For those kitchen witches who like cakes, there was a very interesting programme on BBC 4 on Thursday called Nigel Slater's Icing on the Cake. It is still available to watch on BBC iPlayer.
The description states: "Nigel Slater takes us on a nostalgic and funny journey back in time exploring the earliest origins of cake in Britain, bringing this tastiest of culinary histories to life."
Apparently, cakes originate back in our pagan past. They were first baked by Neolithic people, although these were mainly grains and fruit mashed up with honey and cooked on a hot stone, so were more like modern cereal bars. Nigel Slater talked to Professor Ronald Hutton who explained that the Anglo Saxons were so into cakes that they named an entire month after them - February was called Solmonath, or "Cake Month".
He also talked about two examples of cake magic and folklore. Dumb Cake was baked in silence by girls who wanted to discover their future husbands. They hoped that after baking the cake and eating it they would dream of who they would marry. On Twelfth Night it was traditional to bake a cake with a pea and a bean in it. Whoever got the bean in their slice was crowned Lord of Misrule while the finder of the pea was crowned Queen.
Christians of history thought that cakes were terribly sinful and should only be eaten at specific festivals - such as Hot Cross Buns at Easter. Even then, the cross on the top was necessary to ward off wickedness. Wicked or not, I do enjoy a bit of cake from time to time and the programme made me want to do some baking myself this weekend.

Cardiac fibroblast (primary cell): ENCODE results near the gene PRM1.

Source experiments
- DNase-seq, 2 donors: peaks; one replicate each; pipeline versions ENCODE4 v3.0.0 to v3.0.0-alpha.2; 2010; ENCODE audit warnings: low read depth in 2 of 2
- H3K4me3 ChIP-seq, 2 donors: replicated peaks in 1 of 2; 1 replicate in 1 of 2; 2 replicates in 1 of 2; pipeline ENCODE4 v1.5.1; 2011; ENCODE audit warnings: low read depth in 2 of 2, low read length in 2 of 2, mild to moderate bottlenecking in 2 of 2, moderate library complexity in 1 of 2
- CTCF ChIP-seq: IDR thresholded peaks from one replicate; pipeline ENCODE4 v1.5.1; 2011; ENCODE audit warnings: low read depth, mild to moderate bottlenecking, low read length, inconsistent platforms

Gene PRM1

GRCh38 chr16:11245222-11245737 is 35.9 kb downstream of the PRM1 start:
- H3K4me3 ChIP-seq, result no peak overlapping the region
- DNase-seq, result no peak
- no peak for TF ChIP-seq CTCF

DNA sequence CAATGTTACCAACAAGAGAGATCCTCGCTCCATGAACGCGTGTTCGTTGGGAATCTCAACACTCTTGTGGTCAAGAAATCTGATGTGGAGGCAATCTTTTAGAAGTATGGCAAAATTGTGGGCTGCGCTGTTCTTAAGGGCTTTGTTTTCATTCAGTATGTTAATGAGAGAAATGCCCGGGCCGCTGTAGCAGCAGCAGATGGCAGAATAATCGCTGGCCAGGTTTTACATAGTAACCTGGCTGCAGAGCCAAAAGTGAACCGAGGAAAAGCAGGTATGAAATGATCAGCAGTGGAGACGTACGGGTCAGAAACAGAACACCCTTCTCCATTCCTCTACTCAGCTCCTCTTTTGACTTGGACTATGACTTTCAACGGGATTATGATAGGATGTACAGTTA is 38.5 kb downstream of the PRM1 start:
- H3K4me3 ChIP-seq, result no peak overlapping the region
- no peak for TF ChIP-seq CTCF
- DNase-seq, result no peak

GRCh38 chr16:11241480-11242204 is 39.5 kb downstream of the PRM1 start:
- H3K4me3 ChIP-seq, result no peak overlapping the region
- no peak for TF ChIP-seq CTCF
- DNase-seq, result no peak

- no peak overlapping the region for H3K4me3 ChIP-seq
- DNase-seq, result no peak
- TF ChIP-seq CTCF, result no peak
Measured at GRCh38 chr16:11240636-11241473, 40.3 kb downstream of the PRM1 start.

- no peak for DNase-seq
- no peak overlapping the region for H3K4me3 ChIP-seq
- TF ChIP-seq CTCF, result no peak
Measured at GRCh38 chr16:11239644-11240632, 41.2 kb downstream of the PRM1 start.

If you missed Nigel Slater's Icing on the Cake, those in the UK can watch it here: http://www.bbc.co.uk/iplayer/episode/b04pl14k/nigel-slaters-icing-on-the-cake
I would recommend making sure your house is well stocked with cake before watching it though, as I guarantee it will get you craving something sweet and delightful. My late-night search of the kitchen cupboard only came up with a packet of Jaffa Cakes, which - as the documentary discussed - aren't really classed as cakes by everyone.
The picture at the top shows Nigel Slater's Eating for England: The Delights and Eccentricities of the British at Table. The picture at the bottom shows a new book written by kitchen witch Rachel Patterson called Cakes from the Cauldron: A Kitchen Witch Book.
Links and previous related posts
Eating for England: The Delights and Eccentricities of the British at Table
Cakes from the Cauldron: A Kitchen Witch Book